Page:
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Missouri Sen. Josh Hawley believes the federal government has taken seriously the lessons of 2016 and the threats to election security next year.
Interference three years ago came from Russia, but the Missouri Republican thinks another nation has nefarious, and broader, plans of its own: China.
“I’m worried about how they might try to interfere with the workings of the country,” Hawley said in an interview with News-Press NOW.
Election security became a topic in Washington following the 2016 general elections, crystallized more recently by the release of the Mueller report on Russian interference.
On Tuesday, Senate Majority Leader Mitch McConnell announced that the full chamber would have a briefing about the state of election security.
Hawley said he has been involved in such briefings as a member of the Armed Services and Homeland Security committees.
“I think the Department of Defense and other agencies are taking this really seriously,” the Missourian said. “We do need to protect the integrity of our elections as well as the integrity of our technology and our information and our data.”
He added then, “I’m most concerned about China, across the board, on these issues.”
China, the senator said, has stolen American jobs and technology, and it has built its military “on the backs of our middle class.” Hawley said the United States needs to stand up to these acts.
“I’m worried about what they’re doing with their military and worried about how they’re trying to steal our technology and trying to get our own personal information to find ways into that,” he said.
On the personal data front, Hawley detailed his recently introduced legislation aimed at preventing video-hosting websites from recommending content that features children.
His Protecting Children from Online Predators Act came in the aftermath of a report by The New York Times that indicated YouTube algorithms could direct videos of young people to pedophiles.
“That’s what this algorithm is doing. It tracks people who view videos of children, and it recommends more videos featuring children to those same people,” Hawley said. “YouTube says that it has the technology just to take those child videos out of its auto-recommendation process. ... The only reason they’re not doing it is they want to make money on it.”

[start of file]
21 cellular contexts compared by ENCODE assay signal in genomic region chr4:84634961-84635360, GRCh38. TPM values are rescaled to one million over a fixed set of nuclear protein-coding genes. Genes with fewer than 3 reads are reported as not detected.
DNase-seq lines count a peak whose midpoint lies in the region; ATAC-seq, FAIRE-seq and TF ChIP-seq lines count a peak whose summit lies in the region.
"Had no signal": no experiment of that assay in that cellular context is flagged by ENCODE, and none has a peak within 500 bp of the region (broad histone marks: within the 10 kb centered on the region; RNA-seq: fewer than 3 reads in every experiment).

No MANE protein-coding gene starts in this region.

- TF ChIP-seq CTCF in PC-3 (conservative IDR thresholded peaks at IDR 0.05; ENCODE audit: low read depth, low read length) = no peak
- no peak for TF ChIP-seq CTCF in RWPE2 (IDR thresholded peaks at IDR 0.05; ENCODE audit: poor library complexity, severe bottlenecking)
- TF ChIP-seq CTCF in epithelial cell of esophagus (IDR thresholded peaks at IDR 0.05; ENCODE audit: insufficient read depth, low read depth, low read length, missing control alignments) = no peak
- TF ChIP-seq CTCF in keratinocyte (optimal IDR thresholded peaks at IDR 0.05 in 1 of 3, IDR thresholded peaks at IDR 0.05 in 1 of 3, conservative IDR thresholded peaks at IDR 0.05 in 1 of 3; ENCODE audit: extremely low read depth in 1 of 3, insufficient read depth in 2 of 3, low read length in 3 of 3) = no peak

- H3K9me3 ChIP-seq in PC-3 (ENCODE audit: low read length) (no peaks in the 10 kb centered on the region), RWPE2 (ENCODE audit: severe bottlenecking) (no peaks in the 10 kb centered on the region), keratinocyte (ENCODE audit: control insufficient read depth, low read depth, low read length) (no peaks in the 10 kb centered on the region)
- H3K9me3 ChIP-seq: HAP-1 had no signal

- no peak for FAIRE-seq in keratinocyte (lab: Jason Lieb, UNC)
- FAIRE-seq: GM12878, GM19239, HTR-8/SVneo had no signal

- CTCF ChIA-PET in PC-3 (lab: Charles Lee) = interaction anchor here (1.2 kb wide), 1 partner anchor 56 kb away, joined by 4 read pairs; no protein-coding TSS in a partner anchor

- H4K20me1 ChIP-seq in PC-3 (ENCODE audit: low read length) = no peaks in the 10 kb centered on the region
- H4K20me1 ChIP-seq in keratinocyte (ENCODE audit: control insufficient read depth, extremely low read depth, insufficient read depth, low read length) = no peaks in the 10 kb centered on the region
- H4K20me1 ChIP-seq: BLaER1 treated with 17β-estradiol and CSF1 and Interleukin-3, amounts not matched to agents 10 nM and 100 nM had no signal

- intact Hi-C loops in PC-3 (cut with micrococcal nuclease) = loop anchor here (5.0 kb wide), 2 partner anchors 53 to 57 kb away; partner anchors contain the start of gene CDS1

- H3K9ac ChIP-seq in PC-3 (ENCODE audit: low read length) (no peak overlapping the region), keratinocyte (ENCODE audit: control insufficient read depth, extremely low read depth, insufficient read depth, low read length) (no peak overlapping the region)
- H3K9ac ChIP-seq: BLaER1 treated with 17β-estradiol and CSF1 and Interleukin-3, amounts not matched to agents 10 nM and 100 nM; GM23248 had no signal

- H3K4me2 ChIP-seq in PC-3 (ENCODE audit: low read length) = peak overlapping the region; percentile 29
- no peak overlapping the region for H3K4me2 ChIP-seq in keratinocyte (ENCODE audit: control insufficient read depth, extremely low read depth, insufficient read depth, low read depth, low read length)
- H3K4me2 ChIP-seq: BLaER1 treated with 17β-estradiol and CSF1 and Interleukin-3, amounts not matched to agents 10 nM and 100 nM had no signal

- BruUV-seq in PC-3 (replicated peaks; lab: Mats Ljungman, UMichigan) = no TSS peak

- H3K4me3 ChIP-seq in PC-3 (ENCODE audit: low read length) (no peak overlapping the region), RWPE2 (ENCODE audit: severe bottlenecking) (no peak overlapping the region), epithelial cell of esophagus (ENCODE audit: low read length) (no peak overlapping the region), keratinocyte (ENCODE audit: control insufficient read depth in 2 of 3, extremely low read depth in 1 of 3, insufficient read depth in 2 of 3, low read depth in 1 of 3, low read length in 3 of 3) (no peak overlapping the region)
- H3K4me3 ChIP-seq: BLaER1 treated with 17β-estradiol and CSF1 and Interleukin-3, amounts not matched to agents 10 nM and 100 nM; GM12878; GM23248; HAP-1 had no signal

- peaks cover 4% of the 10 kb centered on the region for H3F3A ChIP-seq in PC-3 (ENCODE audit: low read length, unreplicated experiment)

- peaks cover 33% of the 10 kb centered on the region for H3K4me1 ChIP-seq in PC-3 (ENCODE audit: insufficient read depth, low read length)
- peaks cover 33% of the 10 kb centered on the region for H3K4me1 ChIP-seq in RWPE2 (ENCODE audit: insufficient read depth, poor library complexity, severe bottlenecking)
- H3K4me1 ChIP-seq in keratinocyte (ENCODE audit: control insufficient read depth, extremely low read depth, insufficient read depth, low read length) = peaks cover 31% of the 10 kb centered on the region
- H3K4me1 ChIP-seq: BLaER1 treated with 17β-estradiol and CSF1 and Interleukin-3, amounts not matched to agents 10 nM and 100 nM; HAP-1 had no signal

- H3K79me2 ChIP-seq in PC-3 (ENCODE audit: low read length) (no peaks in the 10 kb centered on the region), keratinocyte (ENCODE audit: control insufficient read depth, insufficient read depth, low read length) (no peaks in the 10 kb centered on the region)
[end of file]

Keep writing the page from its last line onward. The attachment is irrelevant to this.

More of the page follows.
A man was sentenced to 130 years in prison on sex charges in a Buchanan County courtroom Thursday afternoon.
Joseph Sousley received the sentence from Circuit Judge Dan Kellogg. The sentence, which Kellogg ordered to be served consecutively, contained three 40-year terms for three counts of sodomy in the first degree and one 10-year sentence for a count of sexual abuse in the first degree.
During Sousley’s sentencing, the court heard impact statements from both Sousley’s victim and her mother. The victim’s mother said she would have to live with feelings that she failed to protect her child for the rest of her life.
“Never in one million years would I have thought the real monster was sitting at my own table,” the victim’s mother said.
During the impact statements, Sousley could be seen making comments to his defense attorney, Andrew Parmenter, something prosecutor Kristina Ziet pointed out to Kellogg prior to the sentence being delivered.
“It’s clear that he had no remorse for what he did,” Ziet said.
Sousley maintained his innocence throughout the sentencing, taking aim at his defense lawyer in the process, saying Parameter failed to properly represent him. Sousley did file for a new trial, which Kellogg overruled.
Sousley would be required to serve at least 85 percent of each of his three sodomy sentences (34 out of 40 years), with a total minimum of 102 years needing to be served, before he would be eligible for parole.
The suspect in a fatal stabbing Wednesday night was released pending further investigation, according to the Buchanan County Prosecutor’s office.
Chad Gaddie, assistant prosecutor for Buchanan County, told News-Press NOW the 24-hour hold ended at 8 p.m. Thursday. Charges are currently not being filed pending the investigation.
An investigation into a stabbing Wednesday night is being treated as a homicide.
According to Captain Jeff Wilson with the St. Joseph Police Department, neither the suspect nor victim’s names have been released.
“Last night shortly before 8 p.m. we responded to the 2500 block of Mitchell Avenue,” Wilson said. “The initial call was a report of a disturbance.”
Things changed while officers were en route.
“We received more information that this had, in fact, been reported as a stabbing,” Wilson said. “It was obvious a disturbance had taken place.”
According to a neighbor, two males were arguing in the vicinity and then made their way south on 26th Street just before the stabbing.